Wednesday, December 3, 2008
"You know what the sink is? That's my Adventureland!"
Although Ralph Kramden would occasionally threaten to send his wife Alice to the moon, we knew that he was just being cranky, and that by the end of the show would be laying a big wet one on her, in that strange 50's kind of way, where you only saw the back of his head.
The Honeymooners was a true television phenomenon, one of the handful of 50s sitcoms that manages to maintain its humor 50 years later. The show ran on CBS from 1955-1956. (These 39 episodes are commonly referred to as the Classic 39). It had its origins on Jackie Gleason's Calvacade of Stars variety show in 1951 and returned to run from 1966-1970 as part of The Jackie Gleason Show, but with a new Alice and a new Trixie.
The relationship between Ralph and Alice was at the heart of the show, with Alice playing the long-suffering wife to Ralph's blustery "I'm the King of My Castle" husband. Alice was no wallflower, though. She wasn't afraid to go toe-to-toe with Ralph if she thought he was being a jerk. Her special weapon was sarcasm, and she employed it with the skill of a master.
They lived a spartan existence in a very drab apartment, and the fact that the show was in black-and-white just added to that perception. Ralph, however, was always coming up with money-making schemes to supplement his bus driver's salary. But we always knew his schemes were doomed to failure, and that Alice would be there for him when he came crashing back to reality.
Jackie Gleason was the star of the show, but it was Art Carney who, as the funniest second banana in the business, gave the show its pazzaz. Their relationship was often rocky, but you knew that they'd be best pals forever.
A few years later, in 1960, The Honeymooners would inspire the animated Flintstones, a popular but pale imitation of the original.
Thursday, November 27, 2008
"We're not expecting rainbow-colored skies...."
It was perhaps the most sensational celebrity trial of the '70s.
She was the wispy, sexy French sex kitten; a successful singer and actress who had captured the hearts of Americans after marrying crooner Andy Williams. Their annual Williams Family Christmas specials were always among NBC's most popular shows. He was the young, handsome Olympic and professional skiing sensation; a babe magnet who enjoyed living the good life.
The marriage to Andy Williams fell apart and they divorced in 1975. Sometime later, Claudine Longet met and fell in love with Spider Sabich. They lived together in bliss among the other celebrities in Aspen, Colorado. They seemed to be the perfect couple. But on March 21, 1976, something went horribly wrong when Longet shot and killed Sabich in the bathroom of their Aspen home.
She said it was a tragic accident. The gun went off as he was showing her how to use it. Apparently the jury believed her, because they acquitted her of felony manslaughter charges, finding her guilty of only a misdemeanor criminal negligence charge. She paid a small fine and served 30 days in the hootch.
The trial result didn't sit well with a lot of folks. Forensic results had shown that Savich was bending over and facing away from her when he was shot. He was also at least 6 feet away from the gun. This seemed to contradict her story. Add to that the fact that her sensational diary was not allowed into evidence because the police had obtained it without a warrant; a diary which would have painted a picture of a relationship on the rocks, not the loving relationship described at the trial.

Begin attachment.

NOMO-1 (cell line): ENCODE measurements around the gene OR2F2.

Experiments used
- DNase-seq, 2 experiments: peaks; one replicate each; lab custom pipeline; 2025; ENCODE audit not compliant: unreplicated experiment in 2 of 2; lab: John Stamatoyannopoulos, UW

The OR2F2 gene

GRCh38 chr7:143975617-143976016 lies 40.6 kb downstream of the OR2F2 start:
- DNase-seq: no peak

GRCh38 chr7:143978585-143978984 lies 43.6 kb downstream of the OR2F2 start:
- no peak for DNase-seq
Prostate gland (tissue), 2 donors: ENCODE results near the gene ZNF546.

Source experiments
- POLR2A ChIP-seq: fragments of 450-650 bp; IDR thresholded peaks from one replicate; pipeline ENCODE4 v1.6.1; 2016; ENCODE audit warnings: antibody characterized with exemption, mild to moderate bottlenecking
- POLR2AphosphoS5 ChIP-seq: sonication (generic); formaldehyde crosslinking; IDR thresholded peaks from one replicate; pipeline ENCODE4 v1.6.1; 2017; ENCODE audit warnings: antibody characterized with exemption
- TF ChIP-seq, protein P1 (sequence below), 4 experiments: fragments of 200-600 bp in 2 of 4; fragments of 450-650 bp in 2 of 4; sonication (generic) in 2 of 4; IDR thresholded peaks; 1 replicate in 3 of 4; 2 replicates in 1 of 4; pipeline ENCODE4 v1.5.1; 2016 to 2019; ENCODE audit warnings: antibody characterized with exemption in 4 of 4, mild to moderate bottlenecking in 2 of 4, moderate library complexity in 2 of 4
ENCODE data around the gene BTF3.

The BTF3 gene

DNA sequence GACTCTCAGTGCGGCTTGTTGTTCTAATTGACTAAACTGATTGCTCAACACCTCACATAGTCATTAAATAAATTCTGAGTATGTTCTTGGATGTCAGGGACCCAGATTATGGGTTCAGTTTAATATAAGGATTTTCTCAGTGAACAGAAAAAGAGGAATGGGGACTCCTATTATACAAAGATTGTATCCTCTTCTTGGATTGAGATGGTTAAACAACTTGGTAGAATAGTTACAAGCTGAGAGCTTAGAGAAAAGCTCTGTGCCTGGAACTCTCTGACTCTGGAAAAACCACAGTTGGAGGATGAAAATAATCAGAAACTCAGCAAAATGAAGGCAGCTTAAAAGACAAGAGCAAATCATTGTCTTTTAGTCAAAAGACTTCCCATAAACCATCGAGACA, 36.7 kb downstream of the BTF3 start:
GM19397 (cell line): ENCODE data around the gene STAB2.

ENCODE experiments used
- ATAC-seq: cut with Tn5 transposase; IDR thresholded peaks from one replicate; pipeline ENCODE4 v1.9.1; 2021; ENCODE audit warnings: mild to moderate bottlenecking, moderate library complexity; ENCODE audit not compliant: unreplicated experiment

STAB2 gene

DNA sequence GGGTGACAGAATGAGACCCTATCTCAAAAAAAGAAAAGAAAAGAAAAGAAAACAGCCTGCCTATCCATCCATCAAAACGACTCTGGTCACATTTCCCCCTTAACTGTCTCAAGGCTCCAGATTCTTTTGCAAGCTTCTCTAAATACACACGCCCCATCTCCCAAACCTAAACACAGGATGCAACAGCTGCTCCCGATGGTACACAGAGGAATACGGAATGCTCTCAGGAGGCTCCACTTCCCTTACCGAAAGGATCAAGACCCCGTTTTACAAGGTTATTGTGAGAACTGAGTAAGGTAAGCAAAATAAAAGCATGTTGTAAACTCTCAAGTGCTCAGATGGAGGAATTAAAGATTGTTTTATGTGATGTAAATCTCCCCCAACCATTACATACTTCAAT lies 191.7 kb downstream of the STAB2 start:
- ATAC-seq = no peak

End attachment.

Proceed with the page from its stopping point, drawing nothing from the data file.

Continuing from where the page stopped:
After the criminal trial, she was sued civilly by the Sabich family. The case was settled out of court, with Longet paying a large amount of money to Spider's family.
Claudine Longet never performed again after the trial. Today she lives quietly in Aspen with husband Ron Austin, who had been her attorney at the Trial of the Decade.
(The video above is Claudine Longet singing "Nothing to Lose" from Peter Seller's 1968 film, The Party.)
Saturday, November 22, 2008
"From Dallas, Texas, the flash, apparently official...President Kennedy died at 1pm, Central Standard Time."
It happened 45 years ago today. If you're above a certain age, you almost certainly remember that dark day in Dallas, Texas, when President John F. Kennedy was killed. It all began when a soap opera was interrupted with a news bulletin that he had been shot.
I was playing soccer with my 8th-grade classmates when someone came running out of the school with the news. We all went back into the school and listened as the radio reports were broadcast over the intercom system and our teacher wiped away her tears.
After his death was confirmed, we were all sent home a couple of hours early. Later, I had to fold 80 newspapers with each one blaring ASSASSIN KILLS KENNEDY, a headline that was printed, for the first time in the paper's history, in bright red type.
As I made my rounds on my bicycle, delivering the devastating news to my neighbors, I felt dazed by the day's events, like I was in some kind of surreal dream. It was a day much like 9/11, in the sense that you knew the world would never be the same again.
Where were you when the president was shot?
Friday, November 14, 2008
"Ladies and Gentlemen...The Beatles!"
Beatlemania is one of those things that you really had to live through to truly understand and appreciate. When the Fab Four crossed the pond and landed in New York for the first time, it was almost something akin to the moon landing which would command the world's attention a scant five years later.
With their hit single " I Want to Hold Your Hand" having sold one million copies in just 10 days, the lads were primed to take America by storm. When their plane landed at the newly-named John F. Kennedy airport, a crowd of 3000 screaming young people (mostly girls), greeted them like royalty. Coming just months after JFK's assassination, Beatlemania proved to be a welcome respite for Americans who had been severely traumatized.